10. I really like this idea. Thanks for all your work. I’d like to see ClickTale, AddThis, and ShareThis. With some concrete data of how all of these third party widgets perform, I’ll now have something to point to when I’m asked to ” just add this widget, it’s easy, they even give you the code”.

  11. I think we should also strive to hold these 3rd party services accountable for their performance and uptime. Something as simple as keeping track of the reliability and historical performance of every major provider, and making that data public, would give website owners more data to help decide which of the many options to choose, and the possible issues they should be aware of.

  12. Not sure if they fit into your category but any of the big 3 analytics providers – WebTrends, Omniture and CoreMetrics. Doubt they rewrite the page (no idea) but they certainly lead to javscript errors, http/https warnings etc etc…

  13. I agree that 3rd party content is slowing down most of webpages today.
    If you want to test the impact of a 3rd party contents in a website, you can use and filter the desired domains. I tested it and in some cases it can raise the load time x3

  14. Load and Blocking Javascript( is a great tool for managing third party js files.

  15. Not just AdSense, please look at ads served by Google Ad Manager

  16. Please consider including at least one or two of the large display ad networks, like, drivePM, collective media, glam, etc. These have far greater page impact than share widgets and have very large reach. Google AdSense is high-performance and not very representative of what these other networks deliver both in terms of performance and content (e.g., each ad network usually pulls in multiple javascript files for a single ad, etc).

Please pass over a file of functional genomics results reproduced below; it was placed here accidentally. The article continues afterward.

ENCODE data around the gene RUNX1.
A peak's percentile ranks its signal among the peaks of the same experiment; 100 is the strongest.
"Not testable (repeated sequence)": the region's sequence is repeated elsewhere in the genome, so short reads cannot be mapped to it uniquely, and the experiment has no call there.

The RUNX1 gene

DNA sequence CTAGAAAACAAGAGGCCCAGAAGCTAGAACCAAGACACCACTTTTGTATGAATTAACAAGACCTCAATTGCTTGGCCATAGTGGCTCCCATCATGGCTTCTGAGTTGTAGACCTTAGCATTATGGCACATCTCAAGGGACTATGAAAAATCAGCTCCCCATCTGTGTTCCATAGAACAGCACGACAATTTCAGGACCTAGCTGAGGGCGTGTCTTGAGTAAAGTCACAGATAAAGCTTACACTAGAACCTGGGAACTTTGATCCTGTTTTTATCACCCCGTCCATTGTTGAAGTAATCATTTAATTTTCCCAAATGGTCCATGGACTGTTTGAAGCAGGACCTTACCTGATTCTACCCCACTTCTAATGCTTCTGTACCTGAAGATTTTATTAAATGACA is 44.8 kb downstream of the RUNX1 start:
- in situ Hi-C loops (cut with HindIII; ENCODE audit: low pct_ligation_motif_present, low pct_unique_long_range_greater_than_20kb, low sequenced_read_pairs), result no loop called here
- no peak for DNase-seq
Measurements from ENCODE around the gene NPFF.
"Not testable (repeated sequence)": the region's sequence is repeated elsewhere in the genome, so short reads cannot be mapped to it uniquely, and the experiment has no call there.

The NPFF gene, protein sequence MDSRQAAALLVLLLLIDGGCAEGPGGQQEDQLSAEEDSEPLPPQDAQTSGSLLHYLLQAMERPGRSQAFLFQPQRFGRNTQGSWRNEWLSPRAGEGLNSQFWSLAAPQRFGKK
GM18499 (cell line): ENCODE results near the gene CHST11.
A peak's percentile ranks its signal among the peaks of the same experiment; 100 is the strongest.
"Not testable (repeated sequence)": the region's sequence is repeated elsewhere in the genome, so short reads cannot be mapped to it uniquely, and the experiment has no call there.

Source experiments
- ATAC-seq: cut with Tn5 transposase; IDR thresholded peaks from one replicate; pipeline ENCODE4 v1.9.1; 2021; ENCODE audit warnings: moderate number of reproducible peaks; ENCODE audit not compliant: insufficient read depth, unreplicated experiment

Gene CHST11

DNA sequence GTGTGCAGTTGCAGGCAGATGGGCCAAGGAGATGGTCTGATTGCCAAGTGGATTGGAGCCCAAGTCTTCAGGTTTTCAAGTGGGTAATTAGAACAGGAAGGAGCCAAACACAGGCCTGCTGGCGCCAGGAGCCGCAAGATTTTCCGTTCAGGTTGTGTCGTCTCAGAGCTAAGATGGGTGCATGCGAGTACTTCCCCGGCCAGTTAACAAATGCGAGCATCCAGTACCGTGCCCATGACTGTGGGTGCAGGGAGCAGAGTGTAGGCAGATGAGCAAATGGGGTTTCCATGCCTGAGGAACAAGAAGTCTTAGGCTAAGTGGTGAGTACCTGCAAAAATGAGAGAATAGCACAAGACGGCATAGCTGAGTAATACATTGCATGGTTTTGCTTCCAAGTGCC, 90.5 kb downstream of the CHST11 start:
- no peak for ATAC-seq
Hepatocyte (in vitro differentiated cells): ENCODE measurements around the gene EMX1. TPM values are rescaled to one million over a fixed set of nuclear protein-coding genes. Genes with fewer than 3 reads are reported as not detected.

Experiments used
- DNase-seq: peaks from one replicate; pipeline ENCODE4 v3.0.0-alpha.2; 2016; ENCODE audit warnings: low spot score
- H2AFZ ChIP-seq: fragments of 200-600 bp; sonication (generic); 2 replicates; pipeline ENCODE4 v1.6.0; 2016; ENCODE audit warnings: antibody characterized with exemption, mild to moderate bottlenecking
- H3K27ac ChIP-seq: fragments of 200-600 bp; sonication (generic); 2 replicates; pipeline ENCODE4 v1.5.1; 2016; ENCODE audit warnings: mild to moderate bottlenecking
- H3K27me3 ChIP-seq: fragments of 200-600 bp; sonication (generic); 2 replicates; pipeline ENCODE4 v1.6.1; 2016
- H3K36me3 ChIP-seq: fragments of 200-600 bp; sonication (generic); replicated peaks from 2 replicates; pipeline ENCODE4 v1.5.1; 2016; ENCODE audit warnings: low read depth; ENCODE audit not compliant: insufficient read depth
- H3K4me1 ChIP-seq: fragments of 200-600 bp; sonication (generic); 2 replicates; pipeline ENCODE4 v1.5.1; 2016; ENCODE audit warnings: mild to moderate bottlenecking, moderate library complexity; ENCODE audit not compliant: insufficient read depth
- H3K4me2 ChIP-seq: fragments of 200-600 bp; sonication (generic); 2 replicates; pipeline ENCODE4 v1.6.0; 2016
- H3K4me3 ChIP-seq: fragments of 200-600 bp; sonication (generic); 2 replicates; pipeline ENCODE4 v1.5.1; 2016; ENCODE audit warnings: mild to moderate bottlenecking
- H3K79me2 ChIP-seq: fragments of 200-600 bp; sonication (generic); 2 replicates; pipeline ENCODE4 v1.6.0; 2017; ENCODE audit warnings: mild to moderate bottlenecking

17. Please evaluate the performance of Ad networks such as Valueclick, TribalFusion, Burst Direct, Casale Media. They are used by practically all medium size website publishers. These publishers don’t have the clout necessary to force the Ad networks to optimize their incredibly inefficient and antique ad serving platforms. They need bad publicity to get their act together and speed up the web.

  18. I think another general way of improving performance is to add more static HTML to all those dynamic widgets.

    Many of these widgets have some static look&feel and only need JS for getting current data.

    JS often used simply for “easy” integration and not as the only possible solution.

    I think changing widget distribution workflow would be a good idea.

    This will minimize this blocking behavior and will simply remove the need for document.write and even for most of DOM building, but the challenge is organizational and not technical and might be tougher.

  19. yes, Steve, 3rd party content sucks. We are going to add strong caching algorithms to WEBO Site SpeedUp to provide the maximum performance here – because all these widgets eat up to 80% of actual website load time. It’s awful.